IRS To Watch Seizures Closely
Dec. 03, 1997
WASHINGTON (AP) _ After criticism of its collection practices, the IRS announced new interim rules requiring senior-level review before agents seize taxpayers' cars, homes or other property for nonpayment of taxes.
``This higher level of approval is a prudent step to ensure that collection enforcement tools such as seizures are only used in appropriate cases,'' said IRS Commissioner Charles O. Rossotti. The move Tuesday was Rossotti's first public initiative since he took over the agency on Nov. 13.
In 1996, the IRS made about 10,000 property seizures. The agency's collection practices were challenged during a series of Senate Finance Committee hearings in September.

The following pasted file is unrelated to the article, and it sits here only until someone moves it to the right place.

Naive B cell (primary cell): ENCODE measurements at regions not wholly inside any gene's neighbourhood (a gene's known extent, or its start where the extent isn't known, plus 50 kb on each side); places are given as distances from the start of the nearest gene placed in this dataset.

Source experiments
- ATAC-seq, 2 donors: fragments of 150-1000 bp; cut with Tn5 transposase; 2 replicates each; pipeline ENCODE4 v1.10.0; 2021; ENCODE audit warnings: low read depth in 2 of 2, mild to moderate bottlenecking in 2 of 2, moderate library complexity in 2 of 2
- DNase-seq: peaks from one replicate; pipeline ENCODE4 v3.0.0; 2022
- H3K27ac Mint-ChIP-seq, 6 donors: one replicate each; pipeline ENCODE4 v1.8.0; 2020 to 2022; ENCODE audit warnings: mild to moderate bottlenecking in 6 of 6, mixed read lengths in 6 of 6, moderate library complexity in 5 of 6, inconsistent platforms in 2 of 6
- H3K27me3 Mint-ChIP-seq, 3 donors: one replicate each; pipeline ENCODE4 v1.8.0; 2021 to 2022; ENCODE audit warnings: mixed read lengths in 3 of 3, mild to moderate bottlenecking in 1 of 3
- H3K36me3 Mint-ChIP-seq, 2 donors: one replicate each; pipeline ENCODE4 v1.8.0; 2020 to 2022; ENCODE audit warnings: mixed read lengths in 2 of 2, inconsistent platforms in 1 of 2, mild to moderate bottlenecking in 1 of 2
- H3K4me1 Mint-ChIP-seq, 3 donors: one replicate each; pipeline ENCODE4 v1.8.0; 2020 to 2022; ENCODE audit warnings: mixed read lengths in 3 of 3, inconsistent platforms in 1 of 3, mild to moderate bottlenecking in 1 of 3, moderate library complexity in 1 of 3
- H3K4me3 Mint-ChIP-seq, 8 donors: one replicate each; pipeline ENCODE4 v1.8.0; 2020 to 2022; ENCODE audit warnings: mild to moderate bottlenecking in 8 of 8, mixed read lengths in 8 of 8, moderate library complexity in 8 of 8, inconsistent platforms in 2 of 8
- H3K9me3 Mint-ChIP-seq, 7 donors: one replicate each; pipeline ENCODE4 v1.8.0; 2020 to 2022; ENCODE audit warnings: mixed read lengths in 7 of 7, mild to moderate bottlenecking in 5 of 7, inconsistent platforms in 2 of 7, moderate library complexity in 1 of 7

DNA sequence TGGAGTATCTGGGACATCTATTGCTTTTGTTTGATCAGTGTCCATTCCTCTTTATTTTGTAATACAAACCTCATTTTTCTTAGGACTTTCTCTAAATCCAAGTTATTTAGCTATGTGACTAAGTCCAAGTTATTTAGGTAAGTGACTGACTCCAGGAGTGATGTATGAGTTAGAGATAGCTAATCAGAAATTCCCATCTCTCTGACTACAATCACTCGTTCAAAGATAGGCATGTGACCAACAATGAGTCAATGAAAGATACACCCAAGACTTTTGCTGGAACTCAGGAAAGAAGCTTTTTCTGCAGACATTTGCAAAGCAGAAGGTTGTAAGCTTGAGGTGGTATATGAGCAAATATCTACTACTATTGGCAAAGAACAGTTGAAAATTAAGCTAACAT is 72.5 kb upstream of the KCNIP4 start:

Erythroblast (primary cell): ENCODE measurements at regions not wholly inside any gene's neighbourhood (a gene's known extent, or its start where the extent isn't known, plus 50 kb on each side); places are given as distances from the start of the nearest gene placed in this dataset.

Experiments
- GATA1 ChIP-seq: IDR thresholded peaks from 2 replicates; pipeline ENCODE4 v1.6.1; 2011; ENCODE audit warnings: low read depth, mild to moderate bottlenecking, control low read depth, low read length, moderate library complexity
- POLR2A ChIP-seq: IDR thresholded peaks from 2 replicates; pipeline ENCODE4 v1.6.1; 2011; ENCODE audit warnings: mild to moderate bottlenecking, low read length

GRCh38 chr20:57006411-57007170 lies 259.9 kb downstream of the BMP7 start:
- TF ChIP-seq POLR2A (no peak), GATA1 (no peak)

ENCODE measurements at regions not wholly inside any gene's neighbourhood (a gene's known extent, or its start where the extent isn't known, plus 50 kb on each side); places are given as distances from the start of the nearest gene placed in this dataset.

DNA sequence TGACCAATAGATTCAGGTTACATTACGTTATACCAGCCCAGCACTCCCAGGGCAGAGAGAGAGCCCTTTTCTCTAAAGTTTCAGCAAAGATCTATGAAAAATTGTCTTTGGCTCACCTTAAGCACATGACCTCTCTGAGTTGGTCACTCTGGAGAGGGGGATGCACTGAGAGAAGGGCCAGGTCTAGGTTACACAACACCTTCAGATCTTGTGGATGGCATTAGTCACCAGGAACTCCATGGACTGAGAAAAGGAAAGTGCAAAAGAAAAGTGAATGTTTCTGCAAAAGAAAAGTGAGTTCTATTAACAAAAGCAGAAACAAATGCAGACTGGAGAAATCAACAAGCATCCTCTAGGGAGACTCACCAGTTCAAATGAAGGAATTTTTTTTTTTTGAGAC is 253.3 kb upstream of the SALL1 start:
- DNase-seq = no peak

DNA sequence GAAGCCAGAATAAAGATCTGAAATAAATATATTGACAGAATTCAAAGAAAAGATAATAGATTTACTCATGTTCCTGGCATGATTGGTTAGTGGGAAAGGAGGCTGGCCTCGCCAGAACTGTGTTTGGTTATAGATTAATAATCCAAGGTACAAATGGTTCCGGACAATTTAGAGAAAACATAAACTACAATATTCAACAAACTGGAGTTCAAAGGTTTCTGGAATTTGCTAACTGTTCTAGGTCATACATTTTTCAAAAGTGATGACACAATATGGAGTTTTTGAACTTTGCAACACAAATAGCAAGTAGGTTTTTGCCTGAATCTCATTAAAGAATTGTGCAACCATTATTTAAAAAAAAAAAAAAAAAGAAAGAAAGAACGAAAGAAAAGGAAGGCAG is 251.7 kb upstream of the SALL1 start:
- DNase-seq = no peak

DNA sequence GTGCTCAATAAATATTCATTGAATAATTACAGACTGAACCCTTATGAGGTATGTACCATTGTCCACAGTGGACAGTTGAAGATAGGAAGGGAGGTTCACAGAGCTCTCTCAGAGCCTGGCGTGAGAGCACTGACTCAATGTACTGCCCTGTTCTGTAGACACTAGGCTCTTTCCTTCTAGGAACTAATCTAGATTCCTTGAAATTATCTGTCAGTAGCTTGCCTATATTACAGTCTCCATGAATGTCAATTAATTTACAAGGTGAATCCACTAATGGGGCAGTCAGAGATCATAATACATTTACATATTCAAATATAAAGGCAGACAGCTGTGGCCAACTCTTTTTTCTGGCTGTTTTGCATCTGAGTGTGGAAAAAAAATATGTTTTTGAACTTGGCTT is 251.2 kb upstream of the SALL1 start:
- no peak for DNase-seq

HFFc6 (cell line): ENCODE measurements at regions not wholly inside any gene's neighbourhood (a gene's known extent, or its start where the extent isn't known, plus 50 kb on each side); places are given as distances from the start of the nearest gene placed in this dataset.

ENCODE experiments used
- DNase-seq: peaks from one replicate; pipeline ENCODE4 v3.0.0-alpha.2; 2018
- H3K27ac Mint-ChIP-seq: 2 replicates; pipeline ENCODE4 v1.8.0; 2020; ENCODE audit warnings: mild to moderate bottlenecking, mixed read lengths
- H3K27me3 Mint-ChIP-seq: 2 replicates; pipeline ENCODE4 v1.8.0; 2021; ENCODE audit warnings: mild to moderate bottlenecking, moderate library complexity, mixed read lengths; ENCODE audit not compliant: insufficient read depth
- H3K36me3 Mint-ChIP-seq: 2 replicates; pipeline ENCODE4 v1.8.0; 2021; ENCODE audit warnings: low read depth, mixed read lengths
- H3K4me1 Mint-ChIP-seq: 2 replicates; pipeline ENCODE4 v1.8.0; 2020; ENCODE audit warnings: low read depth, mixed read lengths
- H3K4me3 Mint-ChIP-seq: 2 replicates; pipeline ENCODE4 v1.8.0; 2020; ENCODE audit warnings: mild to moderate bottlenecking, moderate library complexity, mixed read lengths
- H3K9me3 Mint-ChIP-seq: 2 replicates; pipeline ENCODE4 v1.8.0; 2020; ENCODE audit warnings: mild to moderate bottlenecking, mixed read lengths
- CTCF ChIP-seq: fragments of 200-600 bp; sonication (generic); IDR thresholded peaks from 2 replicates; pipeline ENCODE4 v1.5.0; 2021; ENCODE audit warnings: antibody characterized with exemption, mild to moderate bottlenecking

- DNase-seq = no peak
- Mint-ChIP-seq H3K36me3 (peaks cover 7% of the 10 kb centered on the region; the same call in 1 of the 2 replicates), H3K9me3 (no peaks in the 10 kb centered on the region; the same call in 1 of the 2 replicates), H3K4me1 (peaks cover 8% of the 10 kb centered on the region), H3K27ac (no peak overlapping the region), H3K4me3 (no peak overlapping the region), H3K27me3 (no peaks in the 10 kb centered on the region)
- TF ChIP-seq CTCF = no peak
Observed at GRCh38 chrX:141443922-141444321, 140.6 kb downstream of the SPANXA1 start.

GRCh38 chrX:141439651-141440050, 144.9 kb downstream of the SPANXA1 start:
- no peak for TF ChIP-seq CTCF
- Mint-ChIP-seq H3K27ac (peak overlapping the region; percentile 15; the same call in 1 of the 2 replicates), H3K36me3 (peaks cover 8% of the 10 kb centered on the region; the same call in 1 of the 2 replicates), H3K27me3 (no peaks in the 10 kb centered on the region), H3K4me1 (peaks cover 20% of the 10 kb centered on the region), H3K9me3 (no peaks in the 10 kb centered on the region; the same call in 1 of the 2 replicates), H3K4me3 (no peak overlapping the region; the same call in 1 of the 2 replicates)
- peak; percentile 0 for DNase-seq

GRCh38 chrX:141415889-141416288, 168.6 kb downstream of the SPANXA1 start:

In the past, an IRS group manager could approve most property seizures, with an IRS district director approving seizure of a taxpayer's home.
Now, collection division chiefs of IRS districts must approve all seizures, and district directors must approve seizure of a home, its contents or ``perishable goods,'' the agency said in a statement.
The interim procedures will stand until the agency completes two nationwide reviews of its enforcement tactics, expected in March 1998.